There were very few children at Carmel school. Just Molly Owen, Edna and Grace Wallis and me in one class, then other children were the Mitchell girls, Nellie Martin, Herbie Annetts, Mervin Blamire, Basil Blamire and the Loarings, Popsie, Barbara, Linda and Kevin. My teacher when I started was Reg Gilchrist, he taught the bubs, then Gertie Elson and later, E.A.Jackson. From Carmel school, when I was thirteen I went to Perth Girls school and had to catch the early seven o’clock train arriving at Perth at nine. I then had to cross the bridge to North Perth. I was always three or four minutes late for school. Jean and Peggy Shaw also went down to town with me every day. Jean worked in Perth but Peggy went to Perth Modern school. The Shaw’s had the orchard just up from Owen’s at Carmel. As well as school work I was learning music too, so after about six months my mother decided I should board near the school. I stayed with the parents of Roy Gray who later became my brother-in-law as he married Doris.

I did not like school very much but I did love music. All the school exams and music exams seemed to come at the same time. My mother could see I was not Progressing too well with school and asked me what I wanted to do. I said I felt I could not catch up with the other girls and I would prefer to concentrate on music. So I did not go to school any more after two years at Perth Girls. I just studied music and took my exams until I got my letters. By the age of seventeen I was playing for all the dances everywhere.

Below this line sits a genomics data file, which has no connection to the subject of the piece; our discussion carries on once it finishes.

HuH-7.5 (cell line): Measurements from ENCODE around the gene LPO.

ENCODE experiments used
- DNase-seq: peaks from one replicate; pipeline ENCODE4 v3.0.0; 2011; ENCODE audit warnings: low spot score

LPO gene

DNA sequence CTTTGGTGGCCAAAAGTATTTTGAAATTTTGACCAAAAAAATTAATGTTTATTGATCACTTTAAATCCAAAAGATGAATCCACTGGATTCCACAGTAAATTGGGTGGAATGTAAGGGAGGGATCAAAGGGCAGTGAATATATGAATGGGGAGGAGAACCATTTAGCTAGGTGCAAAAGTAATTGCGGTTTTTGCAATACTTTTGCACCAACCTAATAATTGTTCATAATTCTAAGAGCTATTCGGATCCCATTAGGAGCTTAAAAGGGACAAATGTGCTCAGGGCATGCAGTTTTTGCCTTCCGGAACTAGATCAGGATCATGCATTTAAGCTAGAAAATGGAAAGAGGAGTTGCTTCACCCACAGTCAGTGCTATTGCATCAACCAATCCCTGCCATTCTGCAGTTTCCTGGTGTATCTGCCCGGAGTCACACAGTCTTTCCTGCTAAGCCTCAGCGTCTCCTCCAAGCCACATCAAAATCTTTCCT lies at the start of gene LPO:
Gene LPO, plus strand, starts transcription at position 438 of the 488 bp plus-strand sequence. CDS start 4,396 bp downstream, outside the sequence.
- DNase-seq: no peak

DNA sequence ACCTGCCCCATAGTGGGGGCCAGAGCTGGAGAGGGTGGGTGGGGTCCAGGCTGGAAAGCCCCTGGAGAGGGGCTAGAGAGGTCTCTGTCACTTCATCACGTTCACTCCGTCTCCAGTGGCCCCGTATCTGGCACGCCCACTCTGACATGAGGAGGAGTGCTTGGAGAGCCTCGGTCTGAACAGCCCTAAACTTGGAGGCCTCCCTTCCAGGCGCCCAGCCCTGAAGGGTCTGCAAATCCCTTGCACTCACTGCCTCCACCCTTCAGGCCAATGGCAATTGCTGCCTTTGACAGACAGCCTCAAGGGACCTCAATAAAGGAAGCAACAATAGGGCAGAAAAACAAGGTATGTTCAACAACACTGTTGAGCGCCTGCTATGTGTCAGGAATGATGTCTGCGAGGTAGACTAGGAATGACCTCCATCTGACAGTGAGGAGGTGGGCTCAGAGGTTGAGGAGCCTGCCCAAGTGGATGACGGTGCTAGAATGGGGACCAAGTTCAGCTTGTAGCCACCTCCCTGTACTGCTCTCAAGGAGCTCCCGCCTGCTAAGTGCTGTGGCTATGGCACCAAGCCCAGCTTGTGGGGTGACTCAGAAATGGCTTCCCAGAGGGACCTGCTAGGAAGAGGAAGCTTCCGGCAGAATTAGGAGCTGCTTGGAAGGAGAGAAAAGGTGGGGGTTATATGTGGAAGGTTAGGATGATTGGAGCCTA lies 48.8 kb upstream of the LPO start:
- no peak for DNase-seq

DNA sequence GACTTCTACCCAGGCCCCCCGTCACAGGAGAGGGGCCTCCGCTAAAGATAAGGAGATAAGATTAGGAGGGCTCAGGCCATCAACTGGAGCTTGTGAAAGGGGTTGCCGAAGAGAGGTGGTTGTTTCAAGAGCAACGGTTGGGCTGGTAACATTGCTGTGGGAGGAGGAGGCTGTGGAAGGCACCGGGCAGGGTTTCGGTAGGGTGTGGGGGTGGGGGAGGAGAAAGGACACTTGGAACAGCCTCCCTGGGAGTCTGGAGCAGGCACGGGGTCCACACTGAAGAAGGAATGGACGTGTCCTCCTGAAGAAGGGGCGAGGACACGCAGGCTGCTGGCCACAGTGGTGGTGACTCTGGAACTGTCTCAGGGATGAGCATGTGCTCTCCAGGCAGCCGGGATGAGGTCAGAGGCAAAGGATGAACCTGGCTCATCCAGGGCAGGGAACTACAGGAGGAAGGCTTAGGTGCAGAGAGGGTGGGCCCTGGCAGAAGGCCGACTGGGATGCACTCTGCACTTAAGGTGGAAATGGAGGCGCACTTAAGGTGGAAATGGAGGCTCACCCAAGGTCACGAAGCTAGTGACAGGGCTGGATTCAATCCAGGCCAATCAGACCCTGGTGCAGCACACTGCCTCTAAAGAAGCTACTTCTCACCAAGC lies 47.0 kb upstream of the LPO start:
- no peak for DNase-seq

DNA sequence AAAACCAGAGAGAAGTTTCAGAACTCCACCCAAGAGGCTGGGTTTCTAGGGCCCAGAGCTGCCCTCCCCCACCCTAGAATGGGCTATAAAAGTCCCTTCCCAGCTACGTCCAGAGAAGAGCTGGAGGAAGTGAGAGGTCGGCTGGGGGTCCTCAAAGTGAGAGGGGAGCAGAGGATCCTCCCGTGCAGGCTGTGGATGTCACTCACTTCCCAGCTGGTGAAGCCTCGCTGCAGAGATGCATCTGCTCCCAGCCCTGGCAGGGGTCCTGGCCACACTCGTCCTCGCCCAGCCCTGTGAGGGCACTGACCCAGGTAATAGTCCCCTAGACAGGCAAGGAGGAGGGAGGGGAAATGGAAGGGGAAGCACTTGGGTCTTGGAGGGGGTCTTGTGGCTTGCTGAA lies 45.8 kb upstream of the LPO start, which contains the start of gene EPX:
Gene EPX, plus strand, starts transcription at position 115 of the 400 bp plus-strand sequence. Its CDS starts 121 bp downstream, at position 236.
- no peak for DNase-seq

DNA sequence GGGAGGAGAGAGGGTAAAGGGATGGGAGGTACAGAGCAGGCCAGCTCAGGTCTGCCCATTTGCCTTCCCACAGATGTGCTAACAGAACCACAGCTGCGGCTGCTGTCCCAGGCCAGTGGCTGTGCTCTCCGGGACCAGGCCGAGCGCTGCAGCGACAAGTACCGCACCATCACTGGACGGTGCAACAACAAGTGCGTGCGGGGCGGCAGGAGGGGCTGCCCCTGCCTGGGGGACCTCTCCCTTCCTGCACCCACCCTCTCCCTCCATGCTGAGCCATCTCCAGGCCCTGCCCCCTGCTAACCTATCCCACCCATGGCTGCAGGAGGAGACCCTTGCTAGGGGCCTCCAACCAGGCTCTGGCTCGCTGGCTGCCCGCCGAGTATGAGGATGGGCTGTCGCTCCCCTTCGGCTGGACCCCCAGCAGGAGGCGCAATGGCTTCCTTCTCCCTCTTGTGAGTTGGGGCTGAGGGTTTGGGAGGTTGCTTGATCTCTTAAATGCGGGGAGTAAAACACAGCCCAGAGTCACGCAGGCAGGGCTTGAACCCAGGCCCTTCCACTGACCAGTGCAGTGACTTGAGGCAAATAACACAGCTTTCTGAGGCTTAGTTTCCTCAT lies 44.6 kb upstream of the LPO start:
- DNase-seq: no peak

I started school at Pickering Brook, about a mile and a half from home. The school opened in 1915. My first teacher was Miss Seymour, a little old lady of over sixty. She walked to school from Carmel, near where the Post Office was later, in Union Road. She talked to herself all the way to school as she walked along the railway line. We often walked behind her to try to listen to what she said. She had to walk along the track as there were too many snakes to walk through the bush. There were only enough children attending Pickering Brook to keep the school open. There were three Frenches, three Hewisons and four Westons. This was the total. After the war there were fewer still. I had to send my son, Malcolm, to school when he had just turned five or they would have closed the school. The school was only one little room, just an unlined wooden shell with a fire place. When I was eight I went to Carmel School. Mother did not think we were making progress at Pickering so she wrote to the Education Department to ask if she could change schools.